The S&P 500 has declined more than 9% over the past three months; global debt levels are north of $240 trillion (that’s with a T); emerging markets are no longer emerging; the Federal Reserve is no longer taking a dovish stance; U.S. dollar strength is putting pressure on earnings; the energy market is suffering from its biggest plunge in history; and massive layoffs are taking place on a consistent basis, which will slow consumer spending.
Despite all of the above facts, many pundits remain bullish. Listening to such pundits can lead to very poor investment decisions. Their selling point is often, “Stay the course. The market always comes back.” While this is true, it sometimes takes decades, which will most certainly could be the case for the upcoming bear market. No investor wants to wait decades to make money, and for most investors, they will just be hoping to get back to even. For those who are unsure of what will happen next, hedging with a long/short/market-neutral approach would be a wise strategy.
If you remain bullish, then it’s still possible you’re correct, but a lot would need to go right, and you would be betting against some very popular names with impressive track records.
Faber has been bearish for years. This has made him a laughing stock at times, but he was just early because he was unable to anticipate the incredibly accommodative monetary policies implemented by central banks around the world since 2009. You can make the argument that he should have seen this coming and planned accordingly, but he has been correct about the underlying economy the entire time.
He recently made the following statement: “The medium-term economy looks so depressing that I may as well fill my newly installed pool with beer instead of water.” (For related reading see: Worried About a Recession? Consider These Stocks.)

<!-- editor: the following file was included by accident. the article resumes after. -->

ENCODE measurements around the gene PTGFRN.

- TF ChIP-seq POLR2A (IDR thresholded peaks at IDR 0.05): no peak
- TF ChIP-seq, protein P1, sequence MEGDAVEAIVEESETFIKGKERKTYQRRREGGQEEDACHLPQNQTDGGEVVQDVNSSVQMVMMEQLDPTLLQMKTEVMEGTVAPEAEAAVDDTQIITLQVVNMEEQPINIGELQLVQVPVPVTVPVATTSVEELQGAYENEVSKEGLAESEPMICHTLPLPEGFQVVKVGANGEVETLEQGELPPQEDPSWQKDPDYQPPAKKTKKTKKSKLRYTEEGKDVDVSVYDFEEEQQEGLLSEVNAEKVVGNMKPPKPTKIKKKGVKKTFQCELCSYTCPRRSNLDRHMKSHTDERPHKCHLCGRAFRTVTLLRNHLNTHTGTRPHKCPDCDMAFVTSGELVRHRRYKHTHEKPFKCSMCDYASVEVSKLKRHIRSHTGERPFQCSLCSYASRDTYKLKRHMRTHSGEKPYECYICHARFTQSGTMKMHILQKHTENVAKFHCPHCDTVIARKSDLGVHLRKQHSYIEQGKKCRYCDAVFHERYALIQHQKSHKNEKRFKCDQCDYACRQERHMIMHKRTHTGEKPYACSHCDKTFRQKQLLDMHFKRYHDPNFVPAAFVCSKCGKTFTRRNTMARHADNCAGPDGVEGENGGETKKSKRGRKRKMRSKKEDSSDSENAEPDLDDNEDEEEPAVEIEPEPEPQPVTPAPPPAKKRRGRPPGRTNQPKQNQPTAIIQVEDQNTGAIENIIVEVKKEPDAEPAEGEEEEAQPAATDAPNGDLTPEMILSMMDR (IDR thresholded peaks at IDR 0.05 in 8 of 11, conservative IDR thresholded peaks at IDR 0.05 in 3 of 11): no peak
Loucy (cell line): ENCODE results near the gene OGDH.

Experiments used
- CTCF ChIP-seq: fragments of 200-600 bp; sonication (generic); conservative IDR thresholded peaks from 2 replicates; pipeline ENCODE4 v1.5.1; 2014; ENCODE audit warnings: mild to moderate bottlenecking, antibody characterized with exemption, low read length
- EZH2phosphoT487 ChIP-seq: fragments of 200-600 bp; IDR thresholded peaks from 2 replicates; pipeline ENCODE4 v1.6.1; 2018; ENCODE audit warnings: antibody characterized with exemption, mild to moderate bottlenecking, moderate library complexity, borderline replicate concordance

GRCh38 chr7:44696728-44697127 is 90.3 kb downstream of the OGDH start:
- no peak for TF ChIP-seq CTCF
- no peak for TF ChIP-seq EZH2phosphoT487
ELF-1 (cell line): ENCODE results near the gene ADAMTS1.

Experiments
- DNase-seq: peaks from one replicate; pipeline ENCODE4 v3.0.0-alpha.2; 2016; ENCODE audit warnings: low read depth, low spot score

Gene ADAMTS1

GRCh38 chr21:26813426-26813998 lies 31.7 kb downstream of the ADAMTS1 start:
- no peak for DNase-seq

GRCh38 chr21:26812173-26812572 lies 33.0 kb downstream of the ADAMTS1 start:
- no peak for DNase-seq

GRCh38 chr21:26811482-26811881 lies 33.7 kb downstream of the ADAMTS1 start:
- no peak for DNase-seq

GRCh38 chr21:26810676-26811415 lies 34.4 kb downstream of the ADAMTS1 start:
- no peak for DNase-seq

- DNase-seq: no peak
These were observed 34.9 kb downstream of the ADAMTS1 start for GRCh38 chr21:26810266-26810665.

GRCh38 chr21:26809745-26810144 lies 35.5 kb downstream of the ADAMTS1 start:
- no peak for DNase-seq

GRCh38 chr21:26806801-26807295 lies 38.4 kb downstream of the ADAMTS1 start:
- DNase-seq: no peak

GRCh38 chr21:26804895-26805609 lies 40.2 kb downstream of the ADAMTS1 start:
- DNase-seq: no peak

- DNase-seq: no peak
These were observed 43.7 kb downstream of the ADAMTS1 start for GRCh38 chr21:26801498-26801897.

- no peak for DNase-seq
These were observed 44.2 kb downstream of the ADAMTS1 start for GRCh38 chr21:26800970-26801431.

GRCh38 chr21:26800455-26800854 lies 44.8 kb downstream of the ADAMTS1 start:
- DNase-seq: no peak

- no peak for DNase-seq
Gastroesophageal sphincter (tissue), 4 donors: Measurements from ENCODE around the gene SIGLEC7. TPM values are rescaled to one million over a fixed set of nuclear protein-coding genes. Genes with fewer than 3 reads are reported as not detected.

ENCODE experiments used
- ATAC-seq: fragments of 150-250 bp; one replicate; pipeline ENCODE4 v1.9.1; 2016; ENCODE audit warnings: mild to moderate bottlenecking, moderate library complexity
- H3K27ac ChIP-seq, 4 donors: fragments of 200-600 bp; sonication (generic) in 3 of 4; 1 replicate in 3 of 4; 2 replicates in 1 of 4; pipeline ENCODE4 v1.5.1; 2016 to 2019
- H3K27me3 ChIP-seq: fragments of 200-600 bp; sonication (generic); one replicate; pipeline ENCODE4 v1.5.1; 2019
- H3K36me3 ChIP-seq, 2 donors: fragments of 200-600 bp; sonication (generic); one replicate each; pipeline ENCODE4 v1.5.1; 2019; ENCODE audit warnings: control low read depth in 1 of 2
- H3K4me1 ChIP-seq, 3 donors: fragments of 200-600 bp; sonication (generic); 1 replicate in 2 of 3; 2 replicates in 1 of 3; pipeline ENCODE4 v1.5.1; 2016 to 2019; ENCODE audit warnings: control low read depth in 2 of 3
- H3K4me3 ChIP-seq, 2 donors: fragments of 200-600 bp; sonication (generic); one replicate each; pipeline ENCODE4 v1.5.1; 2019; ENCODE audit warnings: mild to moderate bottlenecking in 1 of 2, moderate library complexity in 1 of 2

He also recently stated that he wouldn’t see another bull market in his lifetime. He is 69 years old.
According to Faber, the reduced impact of central bank intervention, slowing commodity demand in China, and the credit bubble in China are all concerns. On the bright side, Faber believes that emerging markets will present long-term investment opportunities, specifically in Vietnam and Cambodia, with Brazil and Russia presenting potential turnaround stories in the nearer term due to such depressed conditions.
Jeffrey Gundlach is the founder of DoubleLine Capital. He said some interesting things recently at an ETF conference:
“Either the Fed dials down its hawkish rhetoric or markets will humiliate them by going down.”
“The only place there is inflation is in rents.”
“Do not buy a junk bond fixed income fund. You’re going to end up selling at a loss as they get more and more populated with distressed energy and mining issues.”
“China’s real growth rate could be negative.”
“Emerging markets could fall another 40%.”
He also pointed to the ISM Manufacturing Index already being in recession territory, and the ISM Non-Manufacturing Index trending lower. (For related reading, see: The Top 5 Bond Mutual Funds for 2016.)
Like Faber, Gundlach is bullish on something. In this case, it’s India. However, he believes that India could be dragged down by cratering emerging markets prior to making a strong rebound and presenting an excellent long-term investment opportunity, which will be driven by a massive labor force that continues to grow.
Bill Gross, formerly of PIMCO and now at Janus Capital Group, believes the U.S. is headed for recession, but more likely over the next 24 months opposed to over the next 12 months. He cites high leverage in the corporate sector as well as defaults in the energy sector, the latter of which will lead to reduced investments, lower housing starts, and a weaker consumer. That last point is important because the consumer represents approximately two-thirds of the economy. (For more, see: PIMCO - How it Has Fared Since Gross' Departure.)
In regards to emerging markets, Gross feels as though they’re significantly depressed.
Gross also believes that there should be no more rate hikes this year as inflation expectations are very low at 1%-1.5%.
The Bottom Line
The best person to listen to is yourself, especially if you invest the time to dig deep on what’s taking place in the global economy and throughout specific industries. This might sound time-consuming, but investing the time would be well worthwhile if it can save your portfolio. If you don’t want to put in the time, then consider listening to those with strong track records on economic conditions. The three names above fall into that category. (For more, see: Volatility Vexed? See What the Experts Are Saying.)